Dr Aidin Rawshani

Hypoglycemia: what is it and what to do?


Low blood glucose (hypoglycemia)

Any medicine that lowers blood sugar can lead to low blood sugar, which in medical language is called hypoglycemia. Getting low blood sugar is unpleasant and potentially dangerous, which is why you need to know the symptoms of low blood sugar, and how to fix it. Insulin, which is used by all people with type 1 diabetes and many with type 2 diabetes, may cause hypoglycemia (low blood sugar) if you take too much insulin relative to your blood sugar. If the injection of insulin causes blood sugar to become too low, you get symptoms and these symptoms are called hypo. There are other names for hypo: feeling, being low or feeling low is the same thing.

What are the symptoms of low blood sugar?

Do not forget to read the chapter Low blood sugar (hypoglycaemia). The following symptoms indicate that your blood sugar is low (mild symptoms appear at the top of the list and serious symptoms are seen at the bottom of the list):

  • Sweating
  • Heart palpitations
  • Paleness, Weakness
  • Hunger
  • Anxiety
  • Reduced attention, slurred speech
  • Confusion, memory disorder
  • Irritability, anxiety and aggression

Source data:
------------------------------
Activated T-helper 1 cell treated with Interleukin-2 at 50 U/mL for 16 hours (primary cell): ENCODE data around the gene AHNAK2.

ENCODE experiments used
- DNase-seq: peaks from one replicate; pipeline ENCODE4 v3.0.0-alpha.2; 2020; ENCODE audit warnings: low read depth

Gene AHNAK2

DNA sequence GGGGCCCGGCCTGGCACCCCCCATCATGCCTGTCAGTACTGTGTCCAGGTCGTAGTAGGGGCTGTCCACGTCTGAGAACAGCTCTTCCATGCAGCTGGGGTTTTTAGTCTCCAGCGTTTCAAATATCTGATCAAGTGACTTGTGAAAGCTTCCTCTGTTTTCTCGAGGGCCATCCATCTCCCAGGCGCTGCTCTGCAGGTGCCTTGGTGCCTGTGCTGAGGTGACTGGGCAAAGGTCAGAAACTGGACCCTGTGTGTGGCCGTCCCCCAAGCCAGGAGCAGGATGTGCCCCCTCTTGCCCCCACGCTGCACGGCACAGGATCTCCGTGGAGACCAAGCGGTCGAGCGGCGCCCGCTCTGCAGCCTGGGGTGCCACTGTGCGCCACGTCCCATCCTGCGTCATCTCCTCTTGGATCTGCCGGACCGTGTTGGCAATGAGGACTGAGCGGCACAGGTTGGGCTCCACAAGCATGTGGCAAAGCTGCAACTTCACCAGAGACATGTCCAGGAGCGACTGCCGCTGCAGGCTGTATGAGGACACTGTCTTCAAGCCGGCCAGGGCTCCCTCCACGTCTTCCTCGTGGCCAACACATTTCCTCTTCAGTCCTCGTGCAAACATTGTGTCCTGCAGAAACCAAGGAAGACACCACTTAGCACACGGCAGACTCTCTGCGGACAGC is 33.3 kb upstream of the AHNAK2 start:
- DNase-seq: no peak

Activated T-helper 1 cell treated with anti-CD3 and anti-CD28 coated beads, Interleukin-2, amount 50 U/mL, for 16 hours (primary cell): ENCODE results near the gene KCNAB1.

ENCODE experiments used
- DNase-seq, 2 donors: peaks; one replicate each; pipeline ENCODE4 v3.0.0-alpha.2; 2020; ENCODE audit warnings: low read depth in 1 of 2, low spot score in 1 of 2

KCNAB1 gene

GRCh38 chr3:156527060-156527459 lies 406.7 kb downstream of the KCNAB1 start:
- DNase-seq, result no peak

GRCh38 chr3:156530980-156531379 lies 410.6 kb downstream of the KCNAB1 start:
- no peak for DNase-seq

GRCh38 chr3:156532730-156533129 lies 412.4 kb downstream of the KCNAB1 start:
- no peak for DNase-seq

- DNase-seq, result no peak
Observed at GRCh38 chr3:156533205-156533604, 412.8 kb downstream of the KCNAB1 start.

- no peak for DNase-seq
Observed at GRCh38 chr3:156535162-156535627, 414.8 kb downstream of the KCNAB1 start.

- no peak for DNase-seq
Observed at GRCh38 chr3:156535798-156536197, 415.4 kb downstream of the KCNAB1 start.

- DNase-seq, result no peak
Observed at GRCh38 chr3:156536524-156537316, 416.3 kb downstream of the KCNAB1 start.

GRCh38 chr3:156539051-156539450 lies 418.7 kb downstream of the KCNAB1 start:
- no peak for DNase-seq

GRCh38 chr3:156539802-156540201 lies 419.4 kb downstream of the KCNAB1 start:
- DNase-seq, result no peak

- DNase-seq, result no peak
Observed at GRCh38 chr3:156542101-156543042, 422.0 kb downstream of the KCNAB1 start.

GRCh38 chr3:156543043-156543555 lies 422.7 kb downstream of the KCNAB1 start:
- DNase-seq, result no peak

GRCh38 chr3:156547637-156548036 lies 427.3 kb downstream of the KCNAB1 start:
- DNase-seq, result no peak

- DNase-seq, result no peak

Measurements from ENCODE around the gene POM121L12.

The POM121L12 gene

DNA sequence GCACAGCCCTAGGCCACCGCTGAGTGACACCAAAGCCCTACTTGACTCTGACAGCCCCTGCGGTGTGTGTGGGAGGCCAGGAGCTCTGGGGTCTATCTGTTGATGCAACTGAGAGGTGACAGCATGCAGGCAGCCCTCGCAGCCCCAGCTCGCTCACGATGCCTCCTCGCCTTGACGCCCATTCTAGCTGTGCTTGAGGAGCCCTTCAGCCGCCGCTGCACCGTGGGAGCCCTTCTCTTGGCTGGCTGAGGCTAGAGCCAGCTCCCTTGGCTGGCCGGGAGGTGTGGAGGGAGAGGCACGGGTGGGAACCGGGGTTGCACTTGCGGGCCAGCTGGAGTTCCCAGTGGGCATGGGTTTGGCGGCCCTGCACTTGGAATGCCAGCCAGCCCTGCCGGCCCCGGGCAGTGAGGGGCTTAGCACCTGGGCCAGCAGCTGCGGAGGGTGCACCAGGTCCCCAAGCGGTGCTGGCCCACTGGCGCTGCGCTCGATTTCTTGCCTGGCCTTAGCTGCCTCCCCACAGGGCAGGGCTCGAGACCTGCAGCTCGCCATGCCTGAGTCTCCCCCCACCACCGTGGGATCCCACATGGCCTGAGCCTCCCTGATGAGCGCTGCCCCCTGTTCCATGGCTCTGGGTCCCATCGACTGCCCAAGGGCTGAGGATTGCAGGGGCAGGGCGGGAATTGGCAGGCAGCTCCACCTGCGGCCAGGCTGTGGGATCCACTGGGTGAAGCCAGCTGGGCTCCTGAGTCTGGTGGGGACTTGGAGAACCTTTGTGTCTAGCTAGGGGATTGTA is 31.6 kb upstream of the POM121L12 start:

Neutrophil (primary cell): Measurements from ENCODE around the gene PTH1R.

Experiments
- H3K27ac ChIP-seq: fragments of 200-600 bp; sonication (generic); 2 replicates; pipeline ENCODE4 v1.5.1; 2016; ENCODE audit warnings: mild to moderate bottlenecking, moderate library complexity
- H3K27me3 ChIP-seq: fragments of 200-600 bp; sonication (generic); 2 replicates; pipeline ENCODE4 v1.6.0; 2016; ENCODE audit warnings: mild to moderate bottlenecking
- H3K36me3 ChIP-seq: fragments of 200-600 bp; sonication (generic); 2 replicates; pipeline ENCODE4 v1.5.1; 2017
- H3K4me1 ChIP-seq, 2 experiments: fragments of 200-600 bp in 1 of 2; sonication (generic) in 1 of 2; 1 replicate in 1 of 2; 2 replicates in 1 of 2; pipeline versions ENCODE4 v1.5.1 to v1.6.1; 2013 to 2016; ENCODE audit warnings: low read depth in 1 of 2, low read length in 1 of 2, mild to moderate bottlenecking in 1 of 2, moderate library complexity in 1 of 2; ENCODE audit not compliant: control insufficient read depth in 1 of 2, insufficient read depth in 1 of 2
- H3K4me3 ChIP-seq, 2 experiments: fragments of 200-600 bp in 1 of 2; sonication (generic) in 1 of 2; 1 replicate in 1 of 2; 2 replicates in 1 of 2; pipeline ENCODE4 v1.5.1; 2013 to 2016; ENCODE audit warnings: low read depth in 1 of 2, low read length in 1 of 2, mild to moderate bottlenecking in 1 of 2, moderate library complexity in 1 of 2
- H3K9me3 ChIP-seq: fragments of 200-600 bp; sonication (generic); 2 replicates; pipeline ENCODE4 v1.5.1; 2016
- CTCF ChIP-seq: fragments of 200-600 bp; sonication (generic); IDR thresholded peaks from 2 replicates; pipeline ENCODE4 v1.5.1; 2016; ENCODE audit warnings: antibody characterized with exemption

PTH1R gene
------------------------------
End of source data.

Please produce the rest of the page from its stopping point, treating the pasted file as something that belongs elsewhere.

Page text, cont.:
• Absensive behaviour
  • Convulsions, seizures
  • Coma
  • Abnormal vision

When talking about hypo, you refer to the first symptoms (sweating, trembling, palpitations, anxiety). Thus, hypoglycaemia occurs if you have more insulin in your blood than is appropriate. This can happen if you have waited too long to eat, if you eat less than usual, if you are more physically active than usual, or if you have overdosed insulin.

What should I do if I get a hypo?

If you get a hypo, you can eat or drink some carbohydrates. It should be fast carbohydrates (for example, glucose) to get the carbohydrates quickly into your blood. Fruits, sweet drinks (not light drinks), juices, juices, glucose, honey, sweets, etc. contain a lot of sugar. Your blood sugar will recover faster if you drink something sweet because liquids are quickly absorbed into your intestines.

Always measure your blood sugar if you suspect it is too low. After many years of diabetes, you don’t feel your hypoglycaemia as much, which means that you can’t correct the condition early either. Therefore, always measure your sugar if you suspect that you have hypoglycaemia. Never take insulin again if your blood sugar is low.

It is usually said that children with blood sugar below 4.0 mmol/l should receive glucose to increase their blood sugar. For adults, the same limit can be applied.

Hormones that counteract low blood sugar

The body makes the hormones adrenaline and glucagon, which both raise blood sugar. When you get low blood sugar, both adrenaline and glucagon will be released into the blood to raise blood sugar (the hormones do this by forcing the liver to release glucose that it is stored). Keep in mind that if you drink alcohol, or if you eat poorly, you have less glucose stored in your liver, and you will suffer more in the case of hypoglycaemia.

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